The Straits Times/Asia News Network
Travelers at Changi Aiport's self-check-in area in Terminal 1 on Dec 26, 2017. (The Straits Times/Lim Yaohui)
While the higher departure and airline fees at Changi Airport will go towards funding the Changi East development which includes Terminal 5, not everyone is a fan of the move.
Budget travelers, airlines and the International Air Transport Association (Iata) on Wednesday expressed their misgivings about the plan to raise fees from July 1. Business and luxury travelers seemed less bothered, if a quick check with those passing through Changi Airport yesterday was any indication.
Indonesian entrepreneur Edward Sojono, 35, who visits Singapore four times a year, mainly to shop, noted that the increase in departure fees by $13.30 could translate into a 10 per cent jump in his airfare.
"I would either have to shop less or come less often," he said.
Sales operation manager Alaina Jenkinson, a 32-year-old American based in Hong Kong, also found the move off-putting, and said she was unlikely to pick Singapore for leisure trips.
Others, like steward Philip Ong, 61, worried that the higher tax could discourage transit travelers from coming through Singapore.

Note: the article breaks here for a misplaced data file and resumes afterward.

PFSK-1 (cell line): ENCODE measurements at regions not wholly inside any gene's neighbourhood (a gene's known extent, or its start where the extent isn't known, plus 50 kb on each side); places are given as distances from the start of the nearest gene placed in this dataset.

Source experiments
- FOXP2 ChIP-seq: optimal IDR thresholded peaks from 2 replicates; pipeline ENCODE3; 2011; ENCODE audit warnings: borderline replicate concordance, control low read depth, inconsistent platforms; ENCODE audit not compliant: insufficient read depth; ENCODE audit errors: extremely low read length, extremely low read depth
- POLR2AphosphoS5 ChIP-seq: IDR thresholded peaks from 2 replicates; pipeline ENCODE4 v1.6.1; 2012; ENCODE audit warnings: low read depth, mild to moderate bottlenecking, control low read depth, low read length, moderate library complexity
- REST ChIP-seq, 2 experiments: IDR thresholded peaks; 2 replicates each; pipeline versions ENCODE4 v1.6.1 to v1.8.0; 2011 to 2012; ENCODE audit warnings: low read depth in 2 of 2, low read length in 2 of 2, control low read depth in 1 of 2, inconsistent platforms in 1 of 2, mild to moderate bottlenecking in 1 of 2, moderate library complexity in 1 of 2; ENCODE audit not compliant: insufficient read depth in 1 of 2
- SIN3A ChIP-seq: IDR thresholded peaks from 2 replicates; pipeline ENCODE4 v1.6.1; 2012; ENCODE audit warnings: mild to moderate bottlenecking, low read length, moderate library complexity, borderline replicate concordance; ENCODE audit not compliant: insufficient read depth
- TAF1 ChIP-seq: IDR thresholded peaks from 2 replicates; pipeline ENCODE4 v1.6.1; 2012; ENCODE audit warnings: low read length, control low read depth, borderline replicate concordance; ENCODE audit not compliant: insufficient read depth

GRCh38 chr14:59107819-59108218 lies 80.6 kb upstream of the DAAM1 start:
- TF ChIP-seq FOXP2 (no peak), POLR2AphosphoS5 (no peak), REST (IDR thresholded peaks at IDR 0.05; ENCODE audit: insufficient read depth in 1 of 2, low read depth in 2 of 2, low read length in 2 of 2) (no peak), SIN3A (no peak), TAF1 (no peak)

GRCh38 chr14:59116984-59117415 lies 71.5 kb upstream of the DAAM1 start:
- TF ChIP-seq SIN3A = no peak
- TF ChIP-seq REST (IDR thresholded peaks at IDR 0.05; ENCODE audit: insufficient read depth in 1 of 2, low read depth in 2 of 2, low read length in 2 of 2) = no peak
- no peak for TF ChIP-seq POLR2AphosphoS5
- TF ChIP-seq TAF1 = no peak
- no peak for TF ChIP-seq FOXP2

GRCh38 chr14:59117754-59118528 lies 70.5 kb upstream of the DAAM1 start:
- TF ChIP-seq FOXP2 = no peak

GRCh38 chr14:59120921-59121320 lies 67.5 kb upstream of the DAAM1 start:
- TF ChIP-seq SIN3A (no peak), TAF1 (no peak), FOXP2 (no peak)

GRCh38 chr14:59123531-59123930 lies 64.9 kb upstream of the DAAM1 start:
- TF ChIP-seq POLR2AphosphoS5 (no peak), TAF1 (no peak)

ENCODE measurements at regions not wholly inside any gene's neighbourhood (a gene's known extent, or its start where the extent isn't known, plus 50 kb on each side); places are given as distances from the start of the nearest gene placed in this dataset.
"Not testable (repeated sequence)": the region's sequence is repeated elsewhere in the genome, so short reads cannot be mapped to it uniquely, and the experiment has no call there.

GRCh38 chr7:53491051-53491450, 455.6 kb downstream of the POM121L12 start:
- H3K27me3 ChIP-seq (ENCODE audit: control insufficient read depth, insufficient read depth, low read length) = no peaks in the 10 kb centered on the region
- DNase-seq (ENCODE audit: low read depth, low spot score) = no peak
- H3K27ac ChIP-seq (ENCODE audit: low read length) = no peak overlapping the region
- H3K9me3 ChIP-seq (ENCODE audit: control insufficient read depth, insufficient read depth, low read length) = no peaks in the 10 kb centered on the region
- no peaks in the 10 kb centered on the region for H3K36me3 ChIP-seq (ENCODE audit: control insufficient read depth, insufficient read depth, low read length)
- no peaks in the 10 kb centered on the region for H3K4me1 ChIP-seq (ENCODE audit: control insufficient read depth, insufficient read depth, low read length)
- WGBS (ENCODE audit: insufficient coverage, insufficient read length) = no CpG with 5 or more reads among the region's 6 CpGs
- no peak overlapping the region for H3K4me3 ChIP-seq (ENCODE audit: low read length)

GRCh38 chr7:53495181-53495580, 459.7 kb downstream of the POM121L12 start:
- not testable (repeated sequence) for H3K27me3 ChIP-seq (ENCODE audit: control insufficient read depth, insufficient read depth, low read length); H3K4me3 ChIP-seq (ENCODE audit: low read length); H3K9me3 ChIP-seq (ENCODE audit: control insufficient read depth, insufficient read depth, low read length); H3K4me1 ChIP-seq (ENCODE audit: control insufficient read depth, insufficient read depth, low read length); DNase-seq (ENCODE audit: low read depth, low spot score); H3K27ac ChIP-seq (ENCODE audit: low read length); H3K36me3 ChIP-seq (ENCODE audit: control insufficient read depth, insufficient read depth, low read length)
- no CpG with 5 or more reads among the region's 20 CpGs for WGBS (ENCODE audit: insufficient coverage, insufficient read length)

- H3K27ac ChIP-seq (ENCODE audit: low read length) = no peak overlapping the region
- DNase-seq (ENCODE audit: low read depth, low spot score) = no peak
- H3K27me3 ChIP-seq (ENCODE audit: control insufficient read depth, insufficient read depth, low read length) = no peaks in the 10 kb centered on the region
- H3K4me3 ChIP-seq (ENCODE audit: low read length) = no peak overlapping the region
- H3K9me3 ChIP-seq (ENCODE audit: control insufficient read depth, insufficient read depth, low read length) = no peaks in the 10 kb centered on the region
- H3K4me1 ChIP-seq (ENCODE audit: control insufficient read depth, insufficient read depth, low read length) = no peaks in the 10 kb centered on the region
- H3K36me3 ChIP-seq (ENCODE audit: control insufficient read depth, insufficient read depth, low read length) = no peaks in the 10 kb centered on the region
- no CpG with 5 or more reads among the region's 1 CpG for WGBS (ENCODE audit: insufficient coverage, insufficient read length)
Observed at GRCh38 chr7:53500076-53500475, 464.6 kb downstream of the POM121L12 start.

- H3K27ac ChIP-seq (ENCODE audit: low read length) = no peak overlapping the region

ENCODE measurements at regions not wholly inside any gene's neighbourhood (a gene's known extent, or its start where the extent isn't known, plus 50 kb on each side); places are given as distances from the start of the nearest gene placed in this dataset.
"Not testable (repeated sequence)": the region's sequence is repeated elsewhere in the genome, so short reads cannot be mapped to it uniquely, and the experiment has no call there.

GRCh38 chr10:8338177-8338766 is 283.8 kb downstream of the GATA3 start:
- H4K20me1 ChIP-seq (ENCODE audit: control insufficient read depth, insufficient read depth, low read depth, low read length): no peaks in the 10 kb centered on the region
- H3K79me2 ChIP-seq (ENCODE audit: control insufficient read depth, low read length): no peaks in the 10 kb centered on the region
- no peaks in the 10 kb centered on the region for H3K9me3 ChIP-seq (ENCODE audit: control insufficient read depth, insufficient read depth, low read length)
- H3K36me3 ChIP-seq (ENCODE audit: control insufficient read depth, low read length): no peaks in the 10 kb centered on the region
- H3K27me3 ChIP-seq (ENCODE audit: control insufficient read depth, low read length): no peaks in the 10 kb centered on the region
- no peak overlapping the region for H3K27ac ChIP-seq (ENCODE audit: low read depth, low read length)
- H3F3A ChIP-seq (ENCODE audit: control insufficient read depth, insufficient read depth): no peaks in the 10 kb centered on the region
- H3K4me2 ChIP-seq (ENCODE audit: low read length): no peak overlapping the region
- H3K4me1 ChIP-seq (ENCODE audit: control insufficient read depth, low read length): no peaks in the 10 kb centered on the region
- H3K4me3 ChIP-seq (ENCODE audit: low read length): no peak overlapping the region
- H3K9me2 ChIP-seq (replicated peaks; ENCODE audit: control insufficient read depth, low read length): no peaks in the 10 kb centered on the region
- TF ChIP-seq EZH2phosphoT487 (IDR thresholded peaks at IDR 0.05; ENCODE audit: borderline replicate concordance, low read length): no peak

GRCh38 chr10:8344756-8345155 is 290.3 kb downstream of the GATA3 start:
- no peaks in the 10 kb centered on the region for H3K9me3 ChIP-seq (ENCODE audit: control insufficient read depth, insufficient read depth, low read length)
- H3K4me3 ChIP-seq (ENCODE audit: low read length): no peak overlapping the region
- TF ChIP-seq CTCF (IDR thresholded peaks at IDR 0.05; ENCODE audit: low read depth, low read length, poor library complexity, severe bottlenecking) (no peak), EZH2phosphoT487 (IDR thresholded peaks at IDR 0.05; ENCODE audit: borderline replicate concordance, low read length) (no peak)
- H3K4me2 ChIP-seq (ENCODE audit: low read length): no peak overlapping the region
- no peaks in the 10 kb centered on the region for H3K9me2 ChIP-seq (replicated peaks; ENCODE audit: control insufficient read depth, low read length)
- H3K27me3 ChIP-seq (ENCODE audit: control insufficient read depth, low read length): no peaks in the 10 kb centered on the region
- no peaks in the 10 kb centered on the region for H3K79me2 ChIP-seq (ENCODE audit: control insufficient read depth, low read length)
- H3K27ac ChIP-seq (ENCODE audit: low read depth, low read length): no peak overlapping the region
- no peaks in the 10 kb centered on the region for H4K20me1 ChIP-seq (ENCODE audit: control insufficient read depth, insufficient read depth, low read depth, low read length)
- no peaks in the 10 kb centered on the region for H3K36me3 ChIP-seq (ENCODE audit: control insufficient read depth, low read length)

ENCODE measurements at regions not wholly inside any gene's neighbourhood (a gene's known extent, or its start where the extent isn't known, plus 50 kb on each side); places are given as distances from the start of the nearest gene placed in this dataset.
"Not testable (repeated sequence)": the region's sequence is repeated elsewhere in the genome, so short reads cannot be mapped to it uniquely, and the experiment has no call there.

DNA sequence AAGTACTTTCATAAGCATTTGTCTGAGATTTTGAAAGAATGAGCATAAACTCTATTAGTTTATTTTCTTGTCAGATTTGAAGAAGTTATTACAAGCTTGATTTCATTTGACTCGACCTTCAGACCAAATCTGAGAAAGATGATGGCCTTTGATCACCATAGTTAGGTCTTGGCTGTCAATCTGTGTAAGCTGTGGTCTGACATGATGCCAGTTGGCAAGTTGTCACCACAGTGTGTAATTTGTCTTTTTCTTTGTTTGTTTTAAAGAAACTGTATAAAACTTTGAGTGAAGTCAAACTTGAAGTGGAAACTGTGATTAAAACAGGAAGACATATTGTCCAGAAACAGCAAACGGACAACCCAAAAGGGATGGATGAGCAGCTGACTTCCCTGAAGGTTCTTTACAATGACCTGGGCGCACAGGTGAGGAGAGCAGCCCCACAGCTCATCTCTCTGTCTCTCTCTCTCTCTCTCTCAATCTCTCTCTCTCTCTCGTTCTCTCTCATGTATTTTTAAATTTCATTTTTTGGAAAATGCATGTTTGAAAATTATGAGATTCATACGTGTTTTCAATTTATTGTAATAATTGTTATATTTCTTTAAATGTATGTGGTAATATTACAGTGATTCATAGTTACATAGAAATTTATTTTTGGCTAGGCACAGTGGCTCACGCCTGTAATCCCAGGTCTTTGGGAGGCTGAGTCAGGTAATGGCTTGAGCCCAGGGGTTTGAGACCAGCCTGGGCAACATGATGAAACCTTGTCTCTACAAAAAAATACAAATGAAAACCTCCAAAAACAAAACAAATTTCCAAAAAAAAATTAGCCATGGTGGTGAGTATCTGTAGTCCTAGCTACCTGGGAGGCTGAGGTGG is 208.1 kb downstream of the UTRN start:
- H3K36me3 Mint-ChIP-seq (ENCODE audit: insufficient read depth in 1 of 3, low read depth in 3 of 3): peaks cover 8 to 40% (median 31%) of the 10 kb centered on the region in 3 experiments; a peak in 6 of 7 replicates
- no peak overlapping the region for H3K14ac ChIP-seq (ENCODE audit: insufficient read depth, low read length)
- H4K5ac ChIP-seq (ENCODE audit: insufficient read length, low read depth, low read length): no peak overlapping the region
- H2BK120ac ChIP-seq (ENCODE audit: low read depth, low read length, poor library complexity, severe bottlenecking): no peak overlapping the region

With the hike that will help to partly fund the development of Changi East, including the gigantic Terminal 5, passengers departing from Changi Airport will pay a total of $47.30, up from $34 now.
For transit passengers, the total fee will increase from $6 to $9.
Some travelers, however, had no issue with the new fees. Risk manager Kim Thomson, 42, who flies from Perth to Singapore for work regularly, said his company would continue to absorb the costs.
Another traveller, German office worker Claudia W., 52, said the higher tax would not deter her from exploring Singapore. She had spent €4,000 (S$6,500) on a two week luxury cruise around South-east Asia.
Analysts noted, though, that as the higher charges will be included in the airfare, airlines could end up absorbing some of it instead of passing on the entire sum to consumers.
Some airlines are also concerned about the higher charges that will apply to aircraft landing and parking fees that they pay.
Changi Airport Group said yesterday that from July 1, airline fees will rise by 1 per cent every year for the next six years. This means an airline flying an Airbus 380, for example, will pay $6,830 per flight, $64 more than now - in the first year. At the current fee, this difference may increase to around $490 in 2024.
A spokesman for Australian carrier Qantas said that while it supports Changi's expansion plans, "we are disappointed with the introduction of the Airport Development Levy to fund Changi Airport's development of Terminal 5, as this will put pressure on costs and ultimately the fares that passengers pay".
Mr Conrad Clifford, regional vice-president (Asia-Pacific) of Iata, which represents global carriers, said the higher fees could affect the financial viability of airline operations here. "The airline industry is against pre-funding for infrastructure projects. It is unfair to expect passengers and airlines to pay in advance for a facility they may or may not use in the future when the facility is ready," he said.
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